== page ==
Target Landmarks—The landmark template is obtained from the landmarks of a sample face from the dataset. However, we normalize the template such that the landmarks are horizontally symmetric with respect to the centerline of the face. This is done in order to allow training set augmentation by adding horizontal flips of each training face. More specifically, we manually marked symmetric pairs of landmarks, and averaged their vertical coordinates and distances from the horizontal center location. Finally, the resulting set of coordinates was scaled to fit the network input size of pixels leaving 10% margin at the bottom edge and 20% margin at the other edges. The resulting landmark template is illustrated in Figure 5.
Face Alignment—The simple approach of using the full affine transformation with least squares fit will distort the image and degrade the estimation performance. This is due to the shearing component as shown in Figure (a)a and Figure (c)c. This way the shape of faces in original images can be affected badly, which we wish to avoid. Instead, we use the similarity transformation allowing only rotation, scale and translation. The definition of the similarity transformation mapping points with translation , scaling and rotation angle is:
According to Hartley and Zisserman , the solution can be derived from the vector cross product of point correspondences in homogeneous coordinates, and , as
which can be solved by the singular value decomposition. Finally, we construct the similarity matrix by inserting the four variables into it. Examples of aligned pictures are shown as in Figure (b)b and Figure (d)d.
Iii-C Pre-Trained Networks
We use three commonly used network structures, each pretrained with the 1000-class ImageNet dataset. For age estimation, we only take the convolutional pipeline of each and append a 101-class dense layer to the top (for 101 ages: years). In this section, we present three elastic network structures that we developed for apparent-age estimation, and we specify where the early exits are located in these networks.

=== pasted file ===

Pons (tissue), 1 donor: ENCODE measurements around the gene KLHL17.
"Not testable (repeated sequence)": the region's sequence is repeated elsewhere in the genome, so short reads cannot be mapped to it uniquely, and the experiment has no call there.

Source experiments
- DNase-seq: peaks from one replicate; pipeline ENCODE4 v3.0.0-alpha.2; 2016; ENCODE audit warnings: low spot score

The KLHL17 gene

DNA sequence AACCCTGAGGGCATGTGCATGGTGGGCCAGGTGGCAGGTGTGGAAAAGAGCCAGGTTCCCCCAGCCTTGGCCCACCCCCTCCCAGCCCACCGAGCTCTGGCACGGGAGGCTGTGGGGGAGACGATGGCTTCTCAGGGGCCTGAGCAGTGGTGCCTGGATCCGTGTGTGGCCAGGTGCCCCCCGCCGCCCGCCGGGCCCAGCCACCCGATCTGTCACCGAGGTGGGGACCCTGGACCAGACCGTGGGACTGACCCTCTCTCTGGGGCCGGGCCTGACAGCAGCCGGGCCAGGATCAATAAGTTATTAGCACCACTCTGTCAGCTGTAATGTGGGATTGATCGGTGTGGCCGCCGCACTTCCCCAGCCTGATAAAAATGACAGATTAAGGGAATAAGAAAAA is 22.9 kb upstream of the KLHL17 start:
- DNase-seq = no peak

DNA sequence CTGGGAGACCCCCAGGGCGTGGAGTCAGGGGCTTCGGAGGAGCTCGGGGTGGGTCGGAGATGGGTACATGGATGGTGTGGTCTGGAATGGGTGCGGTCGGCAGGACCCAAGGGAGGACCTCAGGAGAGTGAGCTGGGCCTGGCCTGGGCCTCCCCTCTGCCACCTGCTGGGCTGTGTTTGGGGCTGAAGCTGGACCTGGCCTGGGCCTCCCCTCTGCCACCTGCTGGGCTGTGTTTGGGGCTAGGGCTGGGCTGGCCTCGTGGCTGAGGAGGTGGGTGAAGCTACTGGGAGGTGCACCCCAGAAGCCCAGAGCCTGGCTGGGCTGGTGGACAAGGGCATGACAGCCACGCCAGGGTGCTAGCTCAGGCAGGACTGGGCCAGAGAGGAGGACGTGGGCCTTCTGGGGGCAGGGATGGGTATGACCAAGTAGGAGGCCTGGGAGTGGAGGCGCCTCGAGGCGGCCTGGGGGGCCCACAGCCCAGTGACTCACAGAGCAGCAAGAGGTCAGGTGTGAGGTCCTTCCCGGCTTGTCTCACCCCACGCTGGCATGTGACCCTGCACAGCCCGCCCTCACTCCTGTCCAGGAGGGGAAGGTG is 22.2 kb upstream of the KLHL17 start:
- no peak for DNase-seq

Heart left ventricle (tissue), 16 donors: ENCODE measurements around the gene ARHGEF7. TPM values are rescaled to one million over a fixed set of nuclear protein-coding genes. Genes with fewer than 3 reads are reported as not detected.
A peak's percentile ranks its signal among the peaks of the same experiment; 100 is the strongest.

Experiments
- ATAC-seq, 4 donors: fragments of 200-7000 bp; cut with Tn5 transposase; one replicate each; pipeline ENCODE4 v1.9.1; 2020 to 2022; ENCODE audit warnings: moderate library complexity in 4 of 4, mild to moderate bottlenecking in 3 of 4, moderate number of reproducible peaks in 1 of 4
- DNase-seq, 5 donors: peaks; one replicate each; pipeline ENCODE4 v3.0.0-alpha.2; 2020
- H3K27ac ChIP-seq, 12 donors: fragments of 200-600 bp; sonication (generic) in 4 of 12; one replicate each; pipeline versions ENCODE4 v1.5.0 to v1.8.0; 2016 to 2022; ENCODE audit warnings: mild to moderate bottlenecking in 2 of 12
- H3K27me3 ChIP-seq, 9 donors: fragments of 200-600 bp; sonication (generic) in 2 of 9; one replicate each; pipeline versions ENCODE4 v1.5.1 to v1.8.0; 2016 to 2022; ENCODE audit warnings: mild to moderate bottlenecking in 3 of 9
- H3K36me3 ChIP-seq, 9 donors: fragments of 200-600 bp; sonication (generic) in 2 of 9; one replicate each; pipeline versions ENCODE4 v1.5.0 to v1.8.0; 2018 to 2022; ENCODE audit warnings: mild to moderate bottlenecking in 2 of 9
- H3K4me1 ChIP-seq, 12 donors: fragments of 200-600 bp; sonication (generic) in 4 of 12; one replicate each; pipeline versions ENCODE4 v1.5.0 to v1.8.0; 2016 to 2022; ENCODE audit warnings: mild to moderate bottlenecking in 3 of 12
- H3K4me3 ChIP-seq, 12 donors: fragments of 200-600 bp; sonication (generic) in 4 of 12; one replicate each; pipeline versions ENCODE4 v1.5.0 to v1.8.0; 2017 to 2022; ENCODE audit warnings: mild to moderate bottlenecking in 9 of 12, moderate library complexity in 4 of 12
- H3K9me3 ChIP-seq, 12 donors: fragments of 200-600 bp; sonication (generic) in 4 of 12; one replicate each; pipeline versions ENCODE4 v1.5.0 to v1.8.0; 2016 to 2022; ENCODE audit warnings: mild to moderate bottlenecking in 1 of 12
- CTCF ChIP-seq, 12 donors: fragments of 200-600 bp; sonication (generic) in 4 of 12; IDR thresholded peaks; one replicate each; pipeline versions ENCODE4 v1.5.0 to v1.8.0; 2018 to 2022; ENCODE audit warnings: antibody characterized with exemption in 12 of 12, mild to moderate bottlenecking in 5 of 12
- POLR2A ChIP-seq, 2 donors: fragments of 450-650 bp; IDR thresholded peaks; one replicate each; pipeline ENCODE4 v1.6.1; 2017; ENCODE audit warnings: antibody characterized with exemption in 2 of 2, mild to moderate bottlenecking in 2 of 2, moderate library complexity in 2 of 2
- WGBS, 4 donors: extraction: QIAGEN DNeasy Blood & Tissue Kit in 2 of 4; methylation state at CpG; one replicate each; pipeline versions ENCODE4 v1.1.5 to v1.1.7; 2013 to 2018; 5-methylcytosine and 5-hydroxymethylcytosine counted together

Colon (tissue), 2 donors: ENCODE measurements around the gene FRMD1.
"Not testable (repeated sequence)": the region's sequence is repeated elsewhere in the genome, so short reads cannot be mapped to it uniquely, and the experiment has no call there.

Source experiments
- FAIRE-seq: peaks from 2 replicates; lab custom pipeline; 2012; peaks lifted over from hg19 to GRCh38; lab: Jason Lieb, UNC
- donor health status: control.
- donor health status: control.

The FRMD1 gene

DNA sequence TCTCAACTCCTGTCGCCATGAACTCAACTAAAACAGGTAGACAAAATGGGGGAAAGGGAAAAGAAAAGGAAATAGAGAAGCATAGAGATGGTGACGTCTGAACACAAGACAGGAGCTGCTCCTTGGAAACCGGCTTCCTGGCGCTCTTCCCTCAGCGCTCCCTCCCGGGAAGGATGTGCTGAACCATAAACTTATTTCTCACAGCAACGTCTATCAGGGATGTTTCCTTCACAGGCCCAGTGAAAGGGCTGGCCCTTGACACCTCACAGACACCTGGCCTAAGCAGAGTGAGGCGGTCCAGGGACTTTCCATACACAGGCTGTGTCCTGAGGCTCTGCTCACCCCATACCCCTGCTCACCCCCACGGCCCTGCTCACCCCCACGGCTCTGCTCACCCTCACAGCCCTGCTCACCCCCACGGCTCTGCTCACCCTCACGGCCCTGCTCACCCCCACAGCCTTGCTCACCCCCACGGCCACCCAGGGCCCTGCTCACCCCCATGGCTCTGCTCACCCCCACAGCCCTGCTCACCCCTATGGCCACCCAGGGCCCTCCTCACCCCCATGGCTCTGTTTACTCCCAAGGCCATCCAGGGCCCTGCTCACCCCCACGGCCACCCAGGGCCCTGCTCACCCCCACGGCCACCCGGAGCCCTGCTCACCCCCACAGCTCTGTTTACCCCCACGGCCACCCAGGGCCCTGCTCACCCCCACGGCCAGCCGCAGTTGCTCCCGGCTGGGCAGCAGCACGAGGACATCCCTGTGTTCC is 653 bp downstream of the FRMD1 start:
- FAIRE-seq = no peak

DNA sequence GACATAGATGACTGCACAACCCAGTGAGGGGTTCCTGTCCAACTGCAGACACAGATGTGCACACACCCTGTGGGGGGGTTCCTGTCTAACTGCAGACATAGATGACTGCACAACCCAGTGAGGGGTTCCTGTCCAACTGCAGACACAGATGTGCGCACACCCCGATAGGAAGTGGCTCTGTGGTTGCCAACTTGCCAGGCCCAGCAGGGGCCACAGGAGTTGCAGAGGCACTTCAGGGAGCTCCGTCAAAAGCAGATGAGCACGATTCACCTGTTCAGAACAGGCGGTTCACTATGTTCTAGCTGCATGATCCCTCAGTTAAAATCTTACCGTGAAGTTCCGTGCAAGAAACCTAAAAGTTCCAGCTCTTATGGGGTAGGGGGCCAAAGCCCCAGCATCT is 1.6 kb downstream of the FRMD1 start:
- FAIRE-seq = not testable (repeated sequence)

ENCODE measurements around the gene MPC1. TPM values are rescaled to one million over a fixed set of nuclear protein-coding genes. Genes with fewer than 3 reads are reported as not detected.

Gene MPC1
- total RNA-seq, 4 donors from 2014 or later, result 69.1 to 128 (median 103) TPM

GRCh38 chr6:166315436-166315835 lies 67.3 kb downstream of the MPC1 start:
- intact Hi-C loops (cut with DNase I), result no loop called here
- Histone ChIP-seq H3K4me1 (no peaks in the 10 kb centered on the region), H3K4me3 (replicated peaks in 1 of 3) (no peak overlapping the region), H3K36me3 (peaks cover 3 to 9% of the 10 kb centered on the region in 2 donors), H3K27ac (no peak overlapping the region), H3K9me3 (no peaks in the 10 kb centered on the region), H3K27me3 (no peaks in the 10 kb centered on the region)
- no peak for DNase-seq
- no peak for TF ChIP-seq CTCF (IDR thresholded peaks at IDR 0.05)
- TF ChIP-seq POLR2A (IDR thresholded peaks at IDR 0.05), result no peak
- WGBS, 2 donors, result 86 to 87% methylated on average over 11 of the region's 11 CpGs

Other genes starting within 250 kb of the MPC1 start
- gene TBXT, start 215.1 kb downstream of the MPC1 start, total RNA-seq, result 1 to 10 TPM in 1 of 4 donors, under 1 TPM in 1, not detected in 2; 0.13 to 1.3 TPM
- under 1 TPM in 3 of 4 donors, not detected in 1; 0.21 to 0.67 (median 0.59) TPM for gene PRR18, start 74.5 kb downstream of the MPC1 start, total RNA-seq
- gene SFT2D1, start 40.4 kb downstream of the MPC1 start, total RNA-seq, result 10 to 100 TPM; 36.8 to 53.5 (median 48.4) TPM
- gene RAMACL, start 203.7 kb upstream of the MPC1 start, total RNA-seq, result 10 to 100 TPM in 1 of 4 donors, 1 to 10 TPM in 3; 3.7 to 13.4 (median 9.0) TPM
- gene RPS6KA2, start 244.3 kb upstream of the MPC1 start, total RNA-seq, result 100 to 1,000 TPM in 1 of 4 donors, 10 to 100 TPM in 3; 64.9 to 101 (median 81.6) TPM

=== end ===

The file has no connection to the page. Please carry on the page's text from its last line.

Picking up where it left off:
ResNet50 Based Elastic Neural Network—ResNet50  has 50 convolution layers, composed mainly of 16 three-layer residual blocks. We insert early-exit classifiers after each residual block producing a total of 17 intermediate classifiers (plus the final classification layer) and set the weights nonzero starting at the midpoint of the pipeline: for and for .
MobileNet Based Elastic Neural Network—MobileNets  have altogether 28 convolutional layers, consisting of an input layer, 13 two-layer blocks (one depthwise and one pointwise convolution) and the output layers. We connect early-exit classifiers to the outputs of all the 13 blocks and the final classification layer and set the weights nonzero starting at the midpoint of the pipeline: for and for .
Inception-V3 Based Elastic Neural Network—Inception-V3 network  has altogether 94 convolutional layers (some in parallel) include 11 blocks. We insert early-exit classifiers after each blocks producing a total of 12 intermediate classifiers (plus the final classification layer) and set the weights nonzero starting at the midpoint of the pipeline: for and for .
Iv Experimental Results
. All models are trained using stochastic gradient descent (SGD) with mini-batch size 32. We use momentum with a momentum weight of.
The initialized weights for every output layer follow the uniform distribution. We give a weight for every output layer equal to one. During the pretraining phase, we first freeze all layers except output layers and train with a learning rate offor the first epochs. Then we train all layers of all models for 150 epochs, with an initial learning rate of , which is divided by a factor of 10 after the decaying loss on the validation set stays on a plateau. The minimum of learning rate is . We apply the same optimization scheme to the training phase, except that the initial learning rate is decreased to .
Iv-a Evaluation Criteria
We use two different criteria to evaluate the accuracy of age estimation.
—Mean Absolute Error (MAE) is the average of absolute differences between the predicted and the real age: